Alwaght – Despite serious political division between Saudi Arabia and Qatar that so far led to cutting off bilateral diplomatic relations and imposing an all-out blockade on Doha by a Saudi-led Arab bloc last year, Yesterday Riyadh officially invited Qatari Emir Sheikh Tamim bin Hamad Al Thani to the Persian Gulf Cooperation Council summit set for Sunday.
The media outlets have reported that the invitation was sent directly by the Saudi King Salman bin Abdulaziz for the Qatari emir to attend the meeting in the Saudi capital Riyadh.
Analysts consider the development as significant as it bears the potentials to mark a shift to the intra-Arab relations after the damaging spat of 2017 that pushed Saudi Arabia, Egypt, the UAE, and Bahrain to sever ties with Qatar and impose a sea, air, and ground siege on the small emirate. Three factors may drive Saudi leaders to review their stance on Doha.
Showing flexibility to global pressures in Khashoggi case
Assassination of prominent Saudi journalist Jamal Khashoggi at the kingdom’s consulate in Istanbul in early October is the top matter that has very profoundly affected Riyadh’s policy. On the one hand, the crime’s universal reflection and the massive reactions to it brought the Saudi rulers into disrepute. On the other hand, the Saudi rulers are under pressure of the American lawmakers and the European leaders to reform their policy. A number of the US congressmen have recently embarked on a motion to press Saudi Arabia to stop the four-year Yemen war. They also blast Riyadh for the continued blockade on Qatar. The French Present Immanuel Macron in a recent chat with the Saudi Crown Prince Mohammed bin Salman at G20 summit in Buenos Aires expressed worries about the prince’s behavior in the region and at home. Bin Salman is the center of blame in Khashoggi case as Western intelligence agencies conclude him the one who ordered the crime.
Now after increased pressures on the young prince, Saudis appear to choose to fine-tune their policy by showing some flexibility in their stances and also by greasing the Western, and mainly the American, palms. Qatar invitation must be read as a positive response to a Western campaign of pressure to change behavior in the region, a move that bin Salman expects to win him relaxation of the Western anger in Khashoggi case. Prince Mohammed’s involvement in Khashoggi case, Qatar crisis, and Yemen war not only has brought the Saudi foreign policy no power but also pushed it into further weakness.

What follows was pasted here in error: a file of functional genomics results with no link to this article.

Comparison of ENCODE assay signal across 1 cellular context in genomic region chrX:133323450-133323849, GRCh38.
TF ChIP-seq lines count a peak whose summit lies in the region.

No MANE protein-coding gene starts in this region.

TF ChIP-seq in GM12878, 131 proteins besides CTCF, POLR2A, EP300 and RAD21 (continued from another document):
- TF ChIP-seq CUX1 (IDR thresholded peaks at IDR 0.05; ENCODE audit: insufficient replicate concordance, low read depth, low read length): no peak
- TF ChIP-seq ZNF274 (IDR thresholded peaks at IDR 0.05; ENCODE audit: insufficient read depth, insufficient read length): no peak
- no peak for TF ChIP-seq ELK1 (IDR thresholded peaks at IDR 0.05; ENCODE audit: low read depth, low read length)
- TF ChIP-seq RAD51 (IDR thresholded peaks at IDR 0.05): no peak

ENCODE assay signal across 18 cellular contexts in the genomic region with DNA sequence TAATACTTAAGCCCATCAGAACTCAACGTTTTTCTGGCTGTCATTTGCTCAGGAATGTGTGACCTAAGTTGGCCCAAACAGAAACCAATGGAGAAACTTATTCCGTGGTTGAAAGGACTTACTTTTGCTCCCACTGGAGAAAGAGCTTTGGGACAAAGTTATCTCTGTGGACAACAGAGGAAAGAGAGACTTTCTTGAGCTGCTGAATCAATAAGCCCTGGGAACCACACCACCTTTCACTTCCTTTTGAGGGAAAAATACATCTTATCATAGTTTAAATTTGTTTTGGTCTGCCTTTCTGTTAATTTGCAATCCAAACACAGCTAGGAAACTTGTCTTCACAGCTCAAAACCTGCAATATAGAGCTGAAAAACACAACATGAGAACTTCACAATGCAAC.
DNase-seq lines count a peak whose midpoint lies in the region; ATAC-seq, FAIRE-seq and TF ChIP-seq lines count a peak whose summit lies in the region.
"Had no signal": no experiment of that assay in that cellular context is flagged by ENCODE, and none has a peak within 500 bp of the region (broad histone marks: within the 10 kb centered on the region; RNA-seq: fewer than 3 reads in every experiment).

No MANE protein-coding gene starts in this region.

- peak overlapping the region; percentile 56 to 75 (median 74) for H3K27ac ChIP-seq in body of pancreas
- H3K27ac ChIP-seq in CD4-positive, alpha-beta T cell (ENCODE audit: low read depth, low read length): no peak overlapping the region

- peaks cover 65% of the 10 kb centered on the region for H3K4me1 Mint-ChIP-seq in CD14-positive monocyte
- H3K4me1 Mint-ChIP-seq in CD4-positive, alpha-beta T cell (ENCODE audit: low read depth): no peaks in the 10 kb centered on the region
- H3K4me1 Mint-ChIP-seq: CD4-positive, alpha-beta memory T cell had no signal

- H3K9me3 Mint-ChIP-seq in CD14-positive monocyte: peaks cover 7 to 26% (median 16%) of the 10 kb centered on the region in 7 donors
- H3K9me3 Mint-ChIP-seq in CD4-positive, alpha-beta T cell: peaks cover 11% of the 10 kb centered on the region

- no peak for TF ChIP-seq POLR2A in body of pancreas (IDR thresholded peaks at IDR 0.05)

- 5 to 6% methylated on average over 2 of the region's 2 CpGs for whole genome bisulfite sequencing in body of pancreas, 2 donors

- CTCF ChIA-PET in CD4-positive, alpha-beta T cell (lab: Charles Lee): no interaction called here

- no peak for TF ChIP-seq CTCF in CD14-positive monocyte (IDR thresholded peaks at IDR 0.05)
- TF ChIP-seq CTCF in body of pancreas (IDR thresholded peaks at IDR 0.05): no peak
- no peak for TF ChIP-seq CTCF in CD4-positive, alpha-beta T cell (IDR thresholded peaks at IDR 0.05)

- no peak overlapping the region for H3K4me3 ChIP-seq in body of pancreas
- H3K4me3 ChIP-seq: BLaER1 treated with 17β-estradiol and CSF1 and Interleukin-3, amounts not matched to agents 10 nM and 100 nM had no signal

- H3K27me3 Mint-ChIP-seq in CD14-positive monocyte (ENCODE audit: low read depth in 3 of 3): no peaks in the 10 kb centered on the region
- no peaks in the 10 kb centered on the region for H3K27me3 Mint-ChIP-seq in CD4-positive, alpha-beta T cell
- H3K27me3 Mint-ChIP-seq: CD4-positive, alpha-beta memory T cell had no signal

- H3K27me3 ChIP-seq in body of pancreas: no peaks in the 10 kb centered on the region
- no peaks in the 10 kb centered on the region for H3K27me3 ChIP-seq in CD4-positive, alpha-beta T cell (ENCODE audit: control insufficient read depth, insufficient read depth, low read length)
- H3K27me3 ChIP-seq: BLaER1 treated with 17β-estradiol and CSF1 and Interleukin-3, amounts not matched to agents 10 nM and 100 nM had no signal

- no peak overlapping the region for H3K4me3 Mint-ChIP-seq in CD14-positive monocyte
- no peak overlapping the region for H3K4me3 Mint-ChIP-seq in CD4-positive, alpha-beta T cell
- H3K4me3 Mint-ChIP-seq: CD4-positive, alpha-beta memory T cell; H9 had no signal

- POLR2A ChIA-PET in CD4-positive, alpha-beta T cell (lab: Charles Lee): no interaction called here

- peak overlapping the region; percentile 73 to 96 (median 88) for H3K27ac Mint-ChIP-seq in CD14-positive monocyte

Saudi Arabia worried about Qatar exit from the Cooperation Council
Yet another reason that moved Saudi King to invite Qatari Emir for the Sunday summit is Riyadh’s concerns about possible pullout of Doha from the (P) GCC. These concerns are sharpened by the recent announcement of Qatar about its intention to quit the Oil Producing and Exporting Countries (OPEC) next month. On December 3, the Qatari Energy Minister Saad al-Kaabi said: “Qatar has decided to withdraw its membership from OPEC effective January 2019 and this decision was communicated.”
Saudi leaders went even more worried when the Qatari Foreign Minister on November 7 visited Iraq and told Baghdad officials the two counties along with Iran, Turkey, and Syria can set up a new regional alliance. The proposal aroused the ire of the Saudi leaders who were worried that the future will bear even further defeats in a regional competition. A new regional alliance, with Qatar on board it, will mean the continuation of the Saudi Arabian regional policy setbacks, to the frustration of bin Salman’s arrangements to increase the oil-wealthy kingdom’s regional clout. Panicked at the prospect of a regional front antipathetic to Riyadh, Saudi Arabia has invited Al Thani in a bid to prevent him from further drifting away from the Riyadh-dominated circle of Arab states.
White House efforts to preserve (P) GCC unity
On the other hand, the invitation of Qatar’s emir looks linked to the US President Donald Trump’s considerations in the region. Trump finds the Cooperation Council’s unity a must to confront Iran. From Washington’s point of view gaps between the members is damaging to the US policy. Trump administration’s bid to form an Arab version of NATO bears witness to this strategy. In compliance with Trump policy, bin Salman hopes that the invitation will pave the way for a thaw with the neighboring emirate.
With all these matters in place, the Saudi move is unlikely to succeed with a consideration of a deep chasm between Doha and the Riyadh-led Arab circle. It is unlikely that Doha consider this invitation as a step towards reconciliation as the Saudi-led block is still blocking the Qatari nation. Rather, it will find the invitation highly tactical, mean to move bin Salman out of the political quagmire he is grappling with at the present time.